An essay in the form of a letter from Banquo, Macbeth's friend to convince the nobel men of Scotland that Macbeth is the one who killed King Duncan.

Topics: Macbeth, Duncan I of Scotland, Malcolm II of Scotland Pages: 2 (722 words) Published: December 8, 2002


From: General Banquo

To: The Thanes and Noblemen of Scotland

My dear fellow Scots,

I write to all of you hoping that this letter will find you in the best of health. As all of you know, in the past few days Scotland was struck with a great misfortune when King Duncan was gruesomely murdered in his sleep while on his visit to Macbeth. And I have reason to believe that Macbeth is the one responsible for King Duncan's murder because he had the motive and the opportunity to do so. And as I recall our encounter with the three witches when we were returning from the battlefield I realize that the witch's prophesy to Macbeth, "All hail, Macbeth! that shalt be king hereafter" [Act1, Scene3,Line54] has embedded in him a desire to rule and be king which was further implanted deeper in him by his wife whose grandfather, Kenneth III was overthrown by King Duncan's ancestor, Malcolm II, many years ago and was waiting for a chance to avenge her grandfather's death. But what Macbeth didn't realize was that he had started to believe what he wanted and did not see the three witches for what they really are. And with each day passing by Macbeth thought more and more of the prophecy that he shall be king until it was the day to name an heir to the throne of Scotland during which King Duncan named Malcolm as the heir. As Macbeth watched I overheard him talking to himself and saying "The Prince of Cumberland! that is a step on which I must fall down, or else o'er-leap, For in my way it lies. Stars, hide your fires; Let not light see my black and deep desires." [Act1, Scene4, Lines55-58] which shows that Macbeth was seriously thinking about the throne and the prophecy. It seemed as if greed, ambition and voracity were beginning to take hold of Macbeth.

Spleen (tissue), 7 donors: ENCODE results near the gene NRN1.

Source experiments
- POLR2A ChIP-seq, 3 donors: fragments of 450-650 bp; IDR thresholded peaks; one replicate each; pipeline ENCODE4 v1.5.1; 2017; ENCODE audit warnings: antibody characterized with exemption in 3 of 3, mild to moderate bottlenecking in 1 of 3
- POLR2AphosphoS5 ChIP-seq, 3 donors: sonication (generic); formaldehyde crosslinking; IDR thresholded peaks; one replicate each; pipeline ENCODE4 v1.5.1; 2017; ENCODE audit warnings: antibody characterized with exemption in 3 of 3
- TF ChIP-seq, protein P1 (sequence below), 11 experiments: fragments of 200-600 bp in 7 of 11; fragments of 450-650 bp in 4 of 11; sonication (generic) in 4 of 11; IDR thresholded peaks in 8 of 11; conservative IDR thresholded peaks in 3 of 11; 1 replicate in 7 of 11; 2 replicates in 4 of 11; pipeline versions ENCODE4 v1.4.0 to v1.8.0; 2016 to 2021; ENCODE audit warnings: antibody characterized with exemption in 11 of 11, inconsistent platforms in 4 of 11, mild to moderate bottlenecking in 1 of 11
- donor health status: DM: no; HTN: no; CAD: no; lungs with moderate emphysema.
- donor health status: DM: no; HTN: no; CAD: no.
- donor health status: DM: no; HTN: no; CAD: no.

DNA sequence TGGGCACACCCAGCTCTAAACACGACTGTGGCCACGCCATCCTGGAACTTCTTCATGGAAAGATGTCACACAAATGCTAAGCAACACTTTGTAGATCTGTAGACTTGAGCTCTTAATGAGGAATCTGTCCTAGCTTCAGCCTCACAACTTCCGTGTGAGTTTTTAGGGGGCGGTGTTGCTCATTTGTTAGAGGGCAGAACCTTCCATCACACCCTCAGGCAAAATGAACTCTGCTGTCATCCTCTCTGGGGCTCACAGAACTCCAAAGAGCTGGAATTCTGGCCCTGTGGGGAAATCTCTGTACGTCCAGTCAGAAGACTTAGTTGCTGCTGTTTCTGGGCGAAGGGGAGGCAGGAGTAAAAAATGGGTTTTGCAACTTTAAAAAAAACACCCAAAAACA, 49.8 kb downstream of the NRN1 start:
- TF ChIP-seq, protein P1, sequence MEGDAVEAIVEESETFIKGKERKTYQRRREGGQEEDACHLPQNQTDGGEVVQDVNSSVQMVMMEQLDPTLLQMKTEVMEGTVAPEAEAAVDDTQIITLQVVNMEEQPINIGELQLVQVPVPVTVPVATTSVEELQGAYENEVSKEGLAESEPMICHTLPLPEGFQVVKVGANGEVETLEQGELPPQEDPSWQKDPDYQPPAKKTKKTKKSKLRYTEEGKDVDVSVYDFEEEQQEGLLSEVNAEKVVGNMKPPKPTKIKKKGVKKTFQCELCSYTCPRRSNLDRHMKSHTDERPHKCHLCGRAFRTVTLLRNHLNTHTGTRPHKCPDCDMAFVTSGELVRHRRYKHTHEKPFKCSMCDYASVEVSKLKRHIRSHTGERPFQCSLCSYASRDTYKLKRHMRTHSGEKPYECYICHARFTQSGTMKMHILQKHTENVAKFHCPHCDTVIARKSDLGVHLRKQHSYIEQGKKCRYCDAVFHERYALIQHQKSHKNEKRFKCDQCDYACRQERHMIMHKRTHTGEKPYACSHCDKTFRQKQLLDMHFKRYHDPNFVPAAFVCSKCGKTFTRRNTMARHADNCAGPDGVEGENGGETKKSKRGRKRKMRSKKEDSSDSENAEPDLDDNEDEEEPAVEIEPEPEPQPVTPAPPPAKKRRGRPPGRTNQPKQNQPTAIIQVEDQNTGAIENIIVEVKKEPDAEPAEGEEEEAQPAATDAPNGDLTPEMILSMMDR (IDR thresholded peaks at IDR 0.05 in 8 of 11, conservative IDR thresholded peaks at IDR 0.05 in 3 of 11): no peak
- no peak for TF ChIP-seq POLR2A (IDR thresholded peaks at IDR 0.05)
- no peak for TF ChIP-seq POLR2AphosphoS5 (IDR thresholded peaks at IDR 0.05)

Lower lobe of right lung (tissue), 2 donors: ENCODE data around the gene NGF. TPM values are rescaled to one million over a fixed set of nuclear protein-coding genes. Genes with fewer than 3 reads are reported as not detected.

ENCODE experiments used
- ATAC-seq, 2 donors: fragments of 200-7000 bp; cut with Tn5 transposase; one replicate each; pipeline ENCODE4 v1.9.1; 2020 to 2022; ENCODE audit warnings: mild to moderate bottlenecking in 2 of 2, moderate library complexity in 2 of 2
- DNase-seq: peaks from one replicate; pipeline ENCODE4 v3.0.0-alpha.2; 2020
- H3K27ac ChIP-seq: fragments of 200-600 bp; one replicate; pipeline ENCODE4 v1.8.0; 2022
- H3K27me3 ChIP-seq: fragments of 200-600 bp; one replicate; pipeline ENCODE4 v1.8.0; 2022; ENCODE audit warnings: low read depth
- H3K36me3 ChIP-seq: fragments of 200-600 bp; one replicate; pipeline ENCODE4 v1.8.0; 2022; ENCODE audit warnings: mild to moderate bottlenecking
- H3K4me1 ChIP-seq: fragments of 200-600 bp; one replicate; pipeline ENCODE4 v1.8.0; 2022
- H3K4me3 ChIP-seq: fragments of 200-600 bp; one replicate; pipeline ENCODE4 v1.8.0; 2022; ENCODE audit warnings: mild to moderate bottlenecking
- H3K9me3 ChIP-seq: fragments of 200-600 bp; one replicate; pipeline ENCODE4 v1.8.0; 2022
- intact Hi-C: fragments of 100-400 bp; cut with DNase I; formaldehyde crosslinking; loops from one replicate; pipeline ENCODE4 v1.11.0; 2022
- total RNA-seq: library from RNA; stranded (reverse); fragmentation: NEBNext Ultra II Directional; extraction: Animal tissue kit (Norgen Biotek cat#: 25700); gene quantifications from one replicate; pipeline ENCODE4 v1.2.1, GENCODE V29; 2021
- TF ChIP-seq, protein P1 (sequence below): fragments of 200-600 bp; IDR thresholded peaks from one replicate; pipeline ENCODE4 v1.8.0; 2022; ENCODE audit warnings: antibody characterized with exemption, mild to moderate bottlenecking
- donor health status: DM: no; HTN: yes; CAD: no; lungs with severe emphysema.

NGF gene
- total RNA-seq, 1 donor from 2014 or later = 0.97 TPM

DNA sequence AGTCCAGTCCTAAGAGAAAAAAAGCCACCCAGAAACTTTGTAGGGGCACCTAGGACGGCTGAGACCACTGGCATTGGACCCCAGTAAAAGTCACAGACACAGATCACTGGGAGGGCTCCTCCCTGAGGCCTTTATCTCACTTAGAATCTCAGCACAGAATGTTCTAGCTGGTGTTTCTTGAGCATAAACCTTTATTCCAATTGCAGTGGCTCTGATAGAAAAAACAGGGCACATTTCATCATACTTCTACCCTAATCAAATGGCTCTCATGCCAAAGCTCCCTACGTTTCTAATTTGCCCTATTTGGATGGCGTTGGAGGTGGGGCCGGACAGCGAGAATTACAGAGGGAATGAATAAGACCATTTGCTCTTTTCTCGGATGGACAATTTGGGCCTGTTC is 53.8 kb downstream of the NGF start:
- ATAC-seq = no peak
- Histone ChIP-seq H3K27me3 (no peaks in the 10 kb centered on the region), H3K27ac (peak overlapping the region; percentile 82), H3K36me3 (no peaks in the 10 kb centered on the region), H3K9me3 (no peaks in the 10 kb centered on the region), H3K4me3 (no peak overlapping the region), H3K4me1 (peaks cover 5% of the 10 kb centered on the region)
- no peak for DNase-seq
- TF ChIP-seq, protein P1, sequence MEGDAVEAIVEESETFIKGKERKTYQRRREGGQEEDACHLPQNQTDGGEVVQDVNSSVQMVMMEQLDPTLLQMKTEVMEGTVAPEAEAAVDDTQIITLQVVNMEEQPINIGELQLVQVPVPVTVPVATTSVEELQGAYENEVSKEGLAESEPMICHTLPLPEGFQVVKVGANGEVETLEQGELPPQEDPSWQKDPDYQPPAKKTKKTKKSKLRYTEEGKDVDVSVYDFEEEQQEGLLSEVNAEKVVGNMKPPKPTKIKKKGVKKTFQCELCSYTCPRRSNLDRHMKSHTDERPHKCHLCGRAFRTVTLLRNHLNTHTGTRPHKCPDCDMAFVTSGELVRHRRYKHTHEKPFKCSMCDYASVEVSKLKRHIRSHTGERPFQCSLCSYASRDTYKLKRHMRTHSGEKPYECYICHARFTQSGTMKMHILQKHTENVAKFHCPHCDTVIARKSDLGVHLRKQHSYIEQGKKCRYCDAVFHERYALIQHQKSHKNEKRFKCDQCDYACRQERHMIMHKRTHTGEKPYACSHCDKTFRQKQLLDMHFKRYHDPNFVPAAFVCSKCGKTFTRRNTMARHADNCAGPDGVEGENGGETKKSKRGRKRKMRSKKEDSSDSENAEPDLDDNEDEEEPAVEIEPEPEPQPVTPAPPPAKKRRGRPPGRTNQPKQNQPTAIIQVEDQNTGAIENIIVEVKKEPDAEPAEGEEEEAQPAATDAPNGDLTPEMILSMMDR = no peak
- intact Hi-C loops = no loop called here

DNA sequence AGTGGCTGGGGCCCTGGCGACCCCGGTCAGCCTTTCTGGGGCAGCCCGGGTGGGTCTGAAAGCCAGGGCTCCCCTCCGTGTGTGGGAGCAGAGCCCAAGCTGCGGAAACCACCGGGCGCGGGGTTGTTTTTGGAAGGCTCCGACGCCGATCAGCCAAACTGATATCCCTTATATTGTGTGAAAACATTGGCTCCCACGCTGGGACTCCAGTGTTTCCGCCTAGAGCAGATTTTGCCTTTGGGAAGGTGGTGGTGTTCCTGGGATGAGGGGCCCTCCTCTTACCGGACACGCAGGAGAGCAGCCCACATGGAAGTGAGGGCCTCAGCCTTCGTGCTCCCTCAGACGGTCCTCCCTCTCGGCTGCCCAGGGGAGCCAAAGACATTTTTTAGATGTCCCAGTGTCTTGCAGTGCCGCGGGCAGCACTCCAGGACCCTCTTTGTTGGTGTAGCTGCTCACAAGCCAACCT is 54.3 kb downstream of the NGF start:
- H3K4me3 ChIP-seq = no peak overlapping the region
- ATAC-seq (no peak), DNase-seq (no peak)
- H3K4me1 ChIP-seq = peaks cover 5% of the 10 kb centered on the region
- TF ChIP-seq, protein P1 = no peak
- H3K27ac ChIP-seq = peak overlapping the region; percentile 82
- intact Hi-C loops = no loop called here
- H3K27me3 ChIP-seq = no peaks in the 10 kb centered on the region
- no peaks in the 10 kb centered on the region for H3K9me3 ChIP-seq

And on the night we escorted King Duncan on his visit to Macbeth's castle, I noticed how Macbeth didn't come out to welcome the King like Lady Macbeth did. Instead he...
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